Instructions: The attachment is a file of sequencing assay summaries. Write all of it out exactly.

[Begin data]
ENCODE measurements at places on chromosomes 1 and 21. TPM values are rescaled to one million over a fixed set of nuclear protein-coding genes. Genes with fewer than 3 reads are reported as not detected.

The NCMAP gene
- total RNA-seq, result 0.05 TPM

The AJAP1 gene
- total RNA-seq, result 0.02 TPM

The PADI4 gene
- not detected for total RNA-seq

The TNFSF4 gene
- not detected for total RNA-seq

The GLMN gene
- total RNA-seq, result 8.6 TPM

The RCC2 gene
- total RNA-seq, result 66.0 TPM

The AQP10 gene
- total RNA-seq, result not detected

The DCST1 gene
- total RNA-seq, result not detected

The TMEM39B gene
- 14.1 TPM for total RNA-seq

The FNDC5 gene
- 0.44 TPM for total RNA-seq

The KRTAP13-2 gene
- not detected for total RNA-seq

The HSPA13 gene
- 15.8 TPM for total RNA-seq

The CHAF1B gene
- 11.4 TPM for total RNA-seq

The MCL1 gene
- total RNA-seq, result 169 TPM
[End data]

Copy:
ENCODE measurements at places on chromosomes 1 and 21. TPM values are rescaled to one million over a fixed set of nuclear protein-coding genes. Genes with fewer than 3 reads are reported as not detected.

The NCMAP gene
- total RNA-seq, result 0.05 TPM

The AJAP1 gene
- total RNA-seq, result 0.02 TPM

The PADI4 gene
- not detected for total RNA-seq

The TNFSF4 gene
- not detected for total RNA-seq

The GLMN gene
- total RNA-seq, result 8.6 TPM

The RCC2 gene
- total RNA-seq, result 66.0 TPM

The AQP10 gene
- total RNA-seq, result not detected

The DCST1 gene
- total RNA-seq, result not detected

The TMEM39B gene
- 14.1 TPM for total RNA-seq

The FNDC5 gene
- 0.44 TPM for total RNA-seq

The KRTAP13-2 gene
- not detected for total RNA-seq

The HSPA13 gene
- 15.8 TPM for total RNA-seq

The CHAF1B gene
- 11.4 TPM for total RNA-seq

The MCL1 gene
- total RNA-seq, result 169 TPM